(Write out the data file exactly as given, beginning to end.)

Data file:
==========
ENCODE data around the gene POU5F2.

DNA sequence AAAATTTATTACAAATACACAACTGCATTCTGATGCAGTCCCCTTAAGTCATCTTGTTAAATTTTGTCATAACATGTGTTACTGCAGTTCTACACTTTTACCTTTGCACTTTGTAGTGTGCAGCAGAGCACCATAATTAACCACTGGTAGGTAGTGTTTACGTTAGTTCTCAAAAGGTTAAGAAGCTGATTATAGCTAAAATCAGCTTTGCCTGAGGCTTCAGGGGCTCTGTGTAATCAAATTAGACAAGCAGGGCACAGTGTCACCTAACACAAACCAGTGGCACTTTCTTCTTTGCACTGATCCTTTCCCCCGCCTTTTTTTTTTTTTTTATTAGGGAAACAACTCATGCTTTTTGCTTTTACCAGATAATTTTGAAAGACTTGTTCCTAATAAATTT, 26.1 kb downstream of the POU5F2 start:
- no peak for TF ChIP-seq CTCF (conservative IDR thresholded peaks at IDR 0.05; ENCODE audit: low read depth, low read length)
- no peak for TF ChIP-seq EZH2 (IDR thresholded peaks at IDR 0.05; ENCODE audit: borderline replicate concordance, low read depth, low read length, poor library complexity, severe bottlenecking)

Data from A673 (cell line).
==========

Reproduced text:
ENCODE data around the gene POU5F2.

DNA sequence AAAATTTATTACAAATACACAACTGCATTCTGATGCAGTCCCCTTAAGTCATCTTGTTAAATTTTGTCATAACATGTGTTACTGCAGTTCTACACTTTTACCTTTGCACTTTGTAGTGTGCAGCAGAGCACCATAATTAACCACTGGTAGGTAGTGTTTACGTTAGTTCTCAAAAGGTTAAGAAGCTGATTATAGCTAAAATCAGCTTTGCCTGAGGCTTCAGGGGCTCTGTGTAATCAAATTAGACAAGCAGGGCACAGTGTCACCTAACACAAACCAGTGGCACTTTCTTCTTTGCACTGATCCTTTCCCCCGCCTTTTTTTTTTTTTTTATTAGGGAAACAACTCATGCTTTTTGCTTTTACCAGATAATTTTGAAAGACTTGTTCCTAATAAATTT, 26.1 kb downstream of the POU5F2 start:
- no peak for TF ChIP-seq CTCF (conservative IDR thresholded peaks at IDR 0.05; ENCODE audit: low read depth, low read length)
- no peak for TF ChIP-seq EZH2 (IDR thresholded peaks at IDR 0.05; ENCODE audit: borderline replicate concordance, low read depth, low read length, poor library complexity, severe bottlenecking)

Data from A673 (cell line).